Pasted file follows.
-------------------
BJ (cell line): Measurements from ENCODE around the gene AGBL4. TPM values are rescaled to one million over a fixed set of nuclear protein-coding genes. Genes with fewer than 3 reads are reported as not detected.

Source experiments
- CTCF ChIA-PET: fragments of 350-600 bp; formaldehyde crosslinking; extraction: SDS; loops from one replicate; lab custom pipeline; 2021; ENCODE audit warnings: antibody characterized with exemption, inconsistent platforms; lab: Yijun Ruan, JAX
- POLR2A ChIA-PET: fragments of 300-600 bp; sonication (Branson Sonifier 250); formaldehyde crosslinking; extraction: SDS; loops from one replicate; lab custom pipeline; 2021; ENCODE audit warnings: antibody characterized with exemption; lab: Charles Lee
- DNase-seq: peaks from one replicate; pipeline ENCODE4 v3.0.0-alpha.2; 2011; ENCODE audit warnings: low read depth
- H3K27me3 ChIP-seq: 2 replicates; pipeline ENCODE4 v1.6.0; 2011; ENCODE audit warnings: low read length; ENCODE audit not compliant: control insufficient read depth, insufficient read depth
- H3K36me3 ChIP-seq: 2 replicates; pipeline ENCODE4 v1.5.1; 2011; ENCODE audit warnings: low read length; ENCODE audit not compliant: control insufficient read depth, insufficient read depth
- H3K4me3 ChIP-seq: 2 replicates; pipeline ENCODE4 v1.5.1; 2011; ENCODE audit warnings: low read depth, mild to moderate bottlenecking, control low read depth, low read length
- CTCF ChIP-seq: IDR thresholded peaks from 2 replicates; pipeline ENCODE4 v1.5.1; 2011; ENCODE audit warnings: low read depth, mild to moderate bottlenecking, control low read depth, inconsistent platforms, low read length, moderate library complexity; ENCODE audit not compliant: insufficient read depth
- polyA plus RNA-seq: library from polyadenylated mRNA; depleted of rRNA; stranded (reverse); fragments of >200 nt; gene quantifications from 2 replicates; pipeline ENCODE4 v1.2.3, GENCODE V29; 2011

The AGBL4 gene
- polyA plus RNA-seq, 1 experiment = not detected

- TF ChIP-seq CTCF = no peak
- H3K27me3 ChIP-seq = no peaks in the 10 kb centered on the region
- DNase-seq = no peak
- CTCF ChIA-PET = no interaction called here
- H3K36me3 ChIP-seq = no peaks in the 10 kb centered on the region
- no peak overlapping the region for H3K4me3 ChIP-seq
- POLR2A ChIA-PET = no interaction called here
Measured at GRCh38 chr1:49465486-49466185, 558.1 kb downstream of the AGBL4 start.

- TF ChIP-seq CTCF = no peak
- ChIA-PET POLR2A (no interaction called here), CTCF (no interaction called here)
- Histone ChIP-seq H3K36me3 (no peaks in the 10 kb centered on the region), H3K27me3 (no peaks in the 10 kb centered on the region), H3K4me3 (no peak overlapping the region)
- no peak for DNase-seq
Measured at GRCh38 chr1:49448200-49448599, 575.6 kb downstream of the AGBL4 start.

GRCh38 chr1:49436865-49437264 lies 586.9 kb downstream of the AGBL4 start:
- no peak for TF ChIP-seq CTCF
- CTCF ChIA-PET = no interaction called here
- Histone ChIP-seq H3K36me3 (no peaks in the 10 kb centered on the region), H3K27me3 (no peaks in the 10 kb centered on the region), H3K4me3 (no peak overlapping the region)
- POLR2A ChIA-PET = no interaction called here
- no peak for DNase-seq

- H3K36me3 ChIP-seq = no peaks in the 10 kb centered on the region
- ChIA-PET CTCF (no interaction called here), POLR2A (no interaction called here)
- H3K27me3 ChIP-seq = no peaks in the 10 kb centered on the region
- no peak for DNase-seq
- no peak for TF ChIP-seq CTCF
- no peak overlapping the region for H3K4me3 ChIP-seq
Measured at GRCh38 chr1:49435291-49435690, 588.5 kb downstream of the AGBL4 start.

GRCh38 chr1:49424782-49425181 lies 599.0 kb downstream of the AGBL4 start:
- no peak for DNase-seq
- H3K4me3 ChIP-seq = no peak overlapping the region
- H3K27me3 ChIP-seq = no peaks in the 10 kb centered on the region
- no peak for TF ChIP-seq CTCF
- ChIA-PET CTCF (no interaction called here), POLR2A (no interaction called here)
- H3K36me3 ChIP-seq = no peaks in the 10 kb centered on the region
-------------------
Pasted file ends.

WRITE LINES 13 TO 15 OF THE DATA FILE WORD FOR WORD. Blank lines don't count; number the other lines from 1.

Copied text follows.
- TF ChIP-seq CTCF = no peak
- H3K27me3 ChIP-seq = no peaks in the 10 kb centered on the region
- DNase-seq = no peak